Answer

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**Hint:**We solve this problem by using the standard result that is the number of terms in the expansion of \[{{\left( A+\dfrac{B}{x}+\dfrac{C}{{{x}^{2}}} \right)}^{n}}\] is given as \[2n+1\] then we find the value of \['n'\]

After that we find the power of 5 that includes in \[n!\] which means the largest power of 5 such that \[n!\] is divisible by \[{{5}^{p-1}}\] to get the value of ‘p’.

**Complete step by step answer:**

We are given that the expansion of \[{{\left( 1+{{x}^{-1}}+{{x}^{-2}} \right)}^{n}}\] has 53 terms.

We know that the number of terms in the expansion of \[{{\left( A+\dfrac{B}{x}+\dfrac{C}{{{x}^{2}}} \right)}^{n}}\] is given as \[2n+1\]

By using the above result to given condition we get

\[\begin{align}

& \Rightarrow 2n+1=53 \\

& \Rightarrow n=26 \\

\end{align}\]

Now, let us find the multiples of 5 that are involved in \[26!\]

We know that

\[n!=1\times 2\times 3\times 4..........\times n\]

By using the above formula we get

\[\Rightarrow 26!=1\times 2\times 3\times .........\times 26\]

Now, let us write the 5 multiples separately then we get

\[\Rightarrow 26!=\left( 5\times 10\times 15\times 20\times 25 \right)\times k\]

Here, we can assume that the remaining product as \['k'\]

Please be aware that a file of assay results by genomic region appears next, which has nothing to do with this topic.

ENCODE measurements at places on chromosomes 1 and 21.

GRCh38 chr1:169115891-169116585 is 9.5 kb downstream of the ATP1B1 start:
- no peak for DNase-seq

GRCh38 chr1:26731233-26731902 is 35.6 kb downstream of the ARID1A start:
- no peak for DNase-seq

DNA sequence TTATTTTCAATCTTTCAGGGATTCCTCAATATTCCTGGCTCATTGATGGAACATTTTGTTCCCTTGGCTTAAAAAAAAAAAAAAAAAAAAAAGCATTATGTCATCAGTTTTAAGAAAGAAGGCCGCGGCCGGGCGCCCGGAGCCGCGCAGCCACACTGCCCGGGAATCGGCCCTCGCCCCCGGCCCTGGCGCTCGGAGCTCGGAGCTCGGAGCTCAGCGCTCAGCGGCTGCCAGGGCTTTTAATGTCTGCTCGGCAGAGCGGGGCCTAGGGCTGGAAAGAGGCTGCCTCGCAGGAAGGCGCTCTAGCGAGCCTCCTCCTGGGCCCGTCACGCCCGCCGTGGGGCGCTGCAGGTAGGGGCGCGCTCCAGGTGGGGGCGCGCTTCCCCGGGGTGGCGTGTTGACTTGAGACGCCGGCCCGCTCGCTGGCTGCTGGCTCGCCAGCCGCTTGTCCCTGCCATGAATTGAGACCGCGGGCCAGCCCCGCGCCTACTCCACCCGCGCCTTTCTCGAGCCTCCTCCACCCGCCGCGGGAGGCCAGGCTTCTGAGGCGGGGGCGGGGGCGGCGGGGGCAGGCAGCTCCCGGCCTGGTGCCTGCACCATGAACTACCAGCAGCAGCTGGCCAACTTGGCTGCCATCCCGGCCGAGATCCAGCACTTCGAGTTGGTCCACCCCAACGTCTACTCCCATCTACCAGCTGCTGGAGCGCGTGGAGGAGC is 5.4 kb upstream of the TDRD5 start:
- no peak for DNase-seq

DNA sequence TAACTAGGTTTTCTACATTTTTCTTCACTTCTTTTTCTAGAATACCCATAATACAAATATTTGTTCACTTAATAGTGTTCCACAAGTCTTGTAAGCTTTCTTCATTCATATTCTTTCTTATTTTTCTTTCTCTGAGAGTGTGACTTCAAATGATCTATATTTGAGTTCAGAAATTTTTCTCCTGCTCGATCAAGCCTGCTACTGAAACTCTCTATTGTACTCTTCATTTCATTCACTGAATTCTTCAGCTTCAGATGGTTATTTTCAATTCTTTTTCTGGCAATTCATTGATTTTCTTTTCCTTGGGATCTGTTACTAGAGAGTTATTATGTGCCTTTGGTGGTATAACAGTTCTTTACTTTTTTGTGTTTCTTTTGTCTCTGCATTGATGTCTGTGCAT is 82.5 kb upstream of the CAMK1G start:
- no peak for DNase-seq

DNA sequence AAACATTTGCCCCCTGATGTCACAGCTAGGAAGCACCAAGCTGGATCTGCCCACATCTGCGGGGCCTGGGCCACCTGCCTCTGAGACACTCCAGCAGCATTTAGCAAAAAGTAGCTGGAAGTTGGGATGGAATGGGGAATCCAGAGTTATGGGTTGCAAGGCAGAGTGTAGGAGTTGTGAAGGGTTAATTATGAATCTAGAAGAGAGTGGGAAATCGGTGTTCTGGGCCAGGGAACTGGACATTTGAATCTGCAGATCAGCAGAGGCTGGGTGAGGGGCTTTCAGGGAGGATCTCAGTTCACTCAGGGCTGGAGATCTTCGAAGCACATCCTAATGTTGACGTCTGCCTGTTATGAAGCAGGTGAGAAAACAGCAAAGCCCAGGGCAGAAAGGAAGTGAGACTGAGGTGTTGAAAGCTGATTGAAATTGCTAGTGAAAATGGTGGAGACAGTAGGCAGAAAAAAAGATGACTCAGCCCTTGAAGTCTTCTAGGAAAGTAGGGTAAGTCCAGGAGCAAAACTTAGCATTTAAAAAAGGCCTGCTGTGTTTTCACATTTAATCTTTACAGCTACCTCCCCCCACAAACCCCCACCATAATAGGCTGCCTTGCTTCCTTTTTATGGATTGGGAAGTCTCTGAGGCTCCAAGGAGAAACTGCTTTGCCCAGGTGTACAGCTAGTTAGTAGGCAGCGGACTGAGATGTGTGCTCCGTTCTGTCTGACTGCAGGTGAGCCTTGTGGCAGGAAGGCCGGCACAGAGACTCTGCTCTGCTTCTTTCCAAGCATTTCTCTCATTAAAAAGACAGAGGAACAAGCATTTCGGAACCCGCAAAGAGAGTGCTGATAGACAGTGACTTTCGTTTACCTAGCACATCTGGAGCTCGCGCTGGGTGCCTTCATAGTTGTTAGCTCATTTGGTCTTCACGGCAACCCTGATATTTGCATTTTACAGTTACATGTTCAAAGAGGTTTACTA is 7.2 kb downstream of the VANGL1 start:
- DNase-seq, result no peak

Now let us write the above equation in the power of 5 then we get

\[\Rightarrow 26!={{5}^{6}}\left( p \right)\]

Here, we can assume that the remaining product as \['p'\]

Now, we can see that the highest power of 5 that divides \[26!\] exactly is \[{{5}^{6}}\]

We are given that \[n!\] is divisible by \[{{5}^{p-1}}\] where \[n=26\]

Now, by comparing the given statement with the result we get

\[\begin{align}

& \Rightarrow {{5}^{p-1}}={{5}^{6}} \\

& \Rightarrow p-1=6 \\

& \Rightarrow p=7 \\

\end{align}\]

Therefore the largest prime number ‘p’ such that \[n!\] is divisible by \[{{5}^{p-1}}\] is 7

**So, the correct answer is “Option c”.**

**Note:**Students may make mistakes in taking the formula of number of terms of expansion.

The number of terms in the expansion of \[{{\left( A+\dfrac{B}{x}+\dfrac{C}{{{x}^{2}}} \right)}^{n}}\] is given as \[2n+1\]

We also have other formula that is

The number of terms in the expansion of \[{{\left( A+B+C \right)}^{n}}\] is given as \[\left( n+1 \right)\left( n+2 \right)\]

Students may get confused between these two formulas and get the wrong answer.

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